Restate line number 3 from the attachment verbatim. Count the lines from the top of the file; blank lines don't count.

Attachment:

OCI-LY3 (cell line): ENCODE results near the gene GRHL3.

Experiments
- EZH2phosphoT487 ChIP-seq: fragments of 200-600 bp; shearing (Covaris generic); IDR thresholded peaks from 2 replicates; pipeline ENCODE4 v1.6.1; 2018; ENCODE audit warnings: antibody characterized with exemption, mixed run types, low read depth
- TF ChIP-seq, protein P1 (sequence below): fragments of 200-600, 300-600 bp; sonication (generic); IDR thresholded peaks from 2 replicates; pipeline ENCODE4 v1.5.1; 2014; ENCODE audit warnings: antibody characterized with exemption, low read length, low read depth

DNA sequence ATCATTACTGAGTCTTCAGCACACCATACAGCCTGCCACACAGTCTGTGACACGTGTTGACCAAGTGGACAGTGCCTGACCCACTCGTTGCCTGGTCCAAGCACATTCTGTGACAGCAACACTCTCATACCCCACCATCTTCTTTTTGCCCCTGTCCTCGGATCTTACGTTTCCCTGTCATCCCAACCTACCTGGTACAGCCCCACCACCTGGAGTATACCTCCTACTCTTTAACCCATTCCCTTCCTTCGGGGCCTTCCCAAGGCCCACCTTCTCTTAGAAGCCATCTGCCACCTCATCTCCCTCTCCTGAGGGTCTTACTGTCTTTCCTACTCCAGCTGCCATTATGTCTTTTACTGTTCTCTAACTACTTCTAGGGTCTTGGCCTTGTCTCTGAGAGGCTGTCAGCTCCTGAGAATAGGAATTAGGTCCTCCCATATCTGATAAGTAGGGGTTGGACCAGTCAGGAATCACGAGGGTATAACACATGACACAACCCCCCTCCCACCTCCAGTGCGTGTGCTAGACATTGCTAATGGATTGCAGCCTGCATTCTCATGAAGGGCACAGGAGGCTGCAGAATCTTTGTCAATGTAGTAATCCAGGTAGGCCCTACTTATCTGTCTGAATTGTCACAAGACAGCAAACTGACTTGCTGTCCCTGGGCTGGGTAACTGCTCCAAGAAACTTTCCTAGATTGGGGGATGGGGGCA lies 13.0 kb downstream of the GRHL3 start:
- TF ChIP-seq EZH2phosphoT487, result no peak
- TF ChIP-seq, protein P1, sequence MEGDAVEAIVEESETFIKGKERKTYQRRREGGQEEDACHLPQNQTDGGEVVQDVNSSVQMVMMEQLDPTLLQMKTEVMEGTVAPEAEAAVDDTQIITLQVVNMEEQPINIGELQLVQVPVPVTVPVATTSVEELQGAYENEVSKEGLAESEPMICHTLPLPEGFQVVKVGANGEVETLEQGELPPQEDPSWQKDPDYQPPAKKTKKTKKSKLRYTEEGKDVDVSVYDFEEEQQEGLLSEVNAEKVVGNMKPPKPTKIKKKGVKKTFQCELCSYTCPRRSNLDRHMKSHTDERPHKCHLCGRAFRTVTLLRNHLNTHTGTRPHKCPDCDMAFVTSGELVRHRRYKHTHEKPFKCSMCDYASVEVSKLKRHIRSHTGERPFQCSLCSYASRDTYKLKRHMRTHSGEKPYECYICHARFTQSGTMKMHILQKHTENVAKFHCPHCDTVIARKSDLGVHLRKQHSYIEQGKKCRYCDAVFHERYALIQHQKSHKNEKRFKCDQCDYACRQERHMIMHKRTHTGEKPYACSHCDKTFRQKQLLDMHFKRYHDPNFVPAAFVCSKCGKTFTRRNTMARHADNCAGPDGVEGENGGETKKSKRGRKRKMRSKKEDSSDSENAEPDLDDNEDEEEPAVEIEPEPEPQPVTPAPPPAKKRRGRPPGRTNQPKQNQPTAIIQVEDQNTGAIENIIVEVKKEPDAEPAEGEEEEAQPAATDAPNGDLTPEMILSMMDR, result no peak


- EZH2phosphoT487 ChIP-seq: fragments of 200-600 bp; shearing (Covaris generic); IDR thresholded peaks from 2 replicates; pipeline ENCODE4 v1.6.1; 2018; ENCODE audit warnings: antibody characterized with exemption, mixed run types, low read depth